Rather than moving to a “prime” blockbuster time frame, It: Chapter Two won’t fix what isn’t broken.
It’s been pretty clear for a while now that the time in which big-time franchise films get released has changed dramatically. In the past, all the would-be blockbusters would primarily stick to two time frames: the three months of summer (May, June, July) or the final two of the Holidays (November/December.) Sure, other films would open in dates outside of these months, but NONE of them would end up fitting into the $100 million opening weekend club or anything. They could be big, but never “blockbuster” big.
But as franchises have taken over the industry, space for all of them is running out in the traditional months, forcing studios to launch new ones in pretty different time frames. And, low and behold, that really didn’t slow down their box office successes. Guardians of the Galaxy made $330 million launching in August. Deadpool pulled in $360 million in February. Even non-franchise stuff like American Sniper managed to open to over $100 million back in January of 2014.
And, really, the release of It seems to have 100% confirmed something I’ve long suspected about modern blockbusters: the month doesn’t matter. You can launch any franchise at any point and, as long as people are interested, it can make $100 million in its first weekend of release. Hell, it might be BECAUSE you opened it in a non-traditional month that the film can rise to such heights. Coming out in a time with few genre event films can only really help your cause–if you are the only blockbuster in town, no one else is there to steal your thunder. You end up becoming THE event film of the month, just like It proved to be this September. But if It came out in, say, July, would it have opened to the eye-popping $123 million that it did? Would It have done nearly as well it if had to fight for scraps amongst all the other franchises, rather than standing entirely on its own?
Warner Bros. seems to have been asking these question themselves, especially when it comes to landing a release date for the film’s sequel. Because, even though a lot of franchises end up launching quite well in non-traditional blockbuster months, they rarely stay there after finding huge success. Guardians of the Galaxy Vol. 2 came out in May, rather than August. Deadpool 2 is coming out next June. John Wick: Chapter 3 has leveled up to Memorial Day 2019. Even something like Kingsman: The Golden Circle was originally going to compete in the summer fray before being pushed back to September (which worked out pretty well, may I add.) Yes, it really seems like a lot of these franchises will take advantage of slower months to launch themselves, but end up moving to the crowded seasons anyways.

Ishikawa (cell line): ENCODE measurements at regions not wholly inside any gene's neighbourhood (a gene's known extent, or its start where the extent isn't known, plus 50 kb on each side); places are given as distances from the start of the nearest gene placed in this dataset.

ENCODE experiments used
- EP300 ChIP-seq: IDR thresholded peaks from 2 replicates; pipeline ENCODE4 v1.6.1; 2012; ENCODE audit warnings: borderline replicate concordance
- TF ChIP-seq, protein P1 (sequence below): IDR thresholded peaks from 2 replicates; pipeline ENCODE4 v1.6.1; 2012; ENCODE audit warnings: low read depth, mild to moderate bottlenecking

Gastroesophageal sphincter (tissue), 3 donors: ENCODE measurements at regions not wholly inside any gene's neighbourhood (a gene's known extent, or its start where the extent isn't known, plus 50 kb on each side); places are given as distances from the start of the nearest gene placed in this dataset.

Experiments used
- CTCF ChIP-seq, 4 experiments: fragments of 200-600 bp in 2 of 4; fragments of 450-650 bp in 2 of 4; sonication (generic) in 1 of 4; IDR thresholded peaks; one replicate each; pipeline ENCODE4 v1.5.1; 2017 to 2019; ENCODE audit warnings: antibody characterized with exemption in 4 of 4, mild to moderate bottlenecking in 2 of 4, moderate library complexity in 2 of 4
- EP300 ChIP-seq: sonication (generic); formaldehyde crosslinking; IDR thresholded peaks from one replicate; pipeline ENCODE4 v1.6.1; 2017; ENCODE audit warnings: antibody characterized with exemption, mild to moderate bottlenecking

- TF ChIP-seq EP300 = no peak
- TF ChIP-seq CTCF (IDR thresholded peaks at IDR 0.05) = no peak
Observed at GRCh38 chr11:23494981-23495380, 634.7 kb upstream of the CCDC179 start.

Which makes Warner Bros’ decision to stick It: Chapter Two with a September 6, 2019 release date refreshing. It would have been easy to give the film a May or July release in the false idea that a bigger timeframe=bigger money, but it seems WB too realizes that It was a surprising anomaly. And in an attempt to repeat said anomaly, maybe changing what worked so well the first time would be something of a stupid move. It launched huge in September of 2017, so why shouldn’t its sequel do just as well in the same month two years later?
It also helps that the film will be facing pretty much no competition in that timeslot: the only other “big” movie set to release in that month so far is The Angry Birds Movie 2, which A) won’t be coming out until a few weeks later and B) is probably courting something of a different audience, me thinks. There’s technically a Blumhouse horror film set for release on the same day as It: Chapter Two, but I imagine that won’t stick for long. I doubt Universal will want a mother! situation on their hands here.
In any case, no matter how you slice it, this release date was a smart move on Warner’s part. Well the temptation to push every and all huge blockbusters into the summer might be strong, sticking to a time period with little competition is ultimately THE BEST move any studio can make when positioning its franchises. After all, It will probably go on to make more money than 90% of the other stuff released in the summer. You don’t mess with that kind of success, now do you?
Also published on Medium.